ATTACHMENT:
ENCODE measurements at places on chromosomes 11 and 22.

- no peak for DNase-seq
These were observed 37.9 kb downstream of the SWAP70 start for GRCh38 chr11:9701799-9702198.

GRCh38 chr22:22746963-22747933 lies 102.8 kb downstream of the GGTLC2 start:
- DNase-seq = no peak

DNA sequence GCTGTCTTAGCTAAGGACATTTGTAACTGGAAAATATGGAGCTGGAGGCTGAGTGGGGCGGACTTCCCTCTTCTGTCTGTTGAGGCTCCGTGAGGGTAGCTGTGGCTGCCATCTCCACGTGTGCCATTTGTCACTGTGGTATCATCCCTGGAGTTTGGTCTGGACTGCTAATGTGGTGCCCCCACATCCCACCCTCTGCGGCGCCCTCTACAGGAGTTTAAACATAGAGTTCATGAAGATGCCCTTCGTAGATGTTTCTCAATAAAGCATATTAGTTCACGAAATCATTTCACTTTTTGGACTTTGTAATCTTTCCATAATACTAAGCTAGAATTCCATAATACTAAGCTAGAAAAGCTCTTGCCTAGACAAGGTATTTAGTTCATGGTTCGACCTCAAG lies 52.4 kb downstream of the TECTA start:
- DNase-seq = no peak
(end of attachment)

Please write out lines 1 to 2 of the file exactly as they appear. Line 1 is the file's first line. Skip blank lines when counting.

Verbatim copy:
ENCODE measurements at places on chromosomes 11 and 22.

- no peak for DNase-seq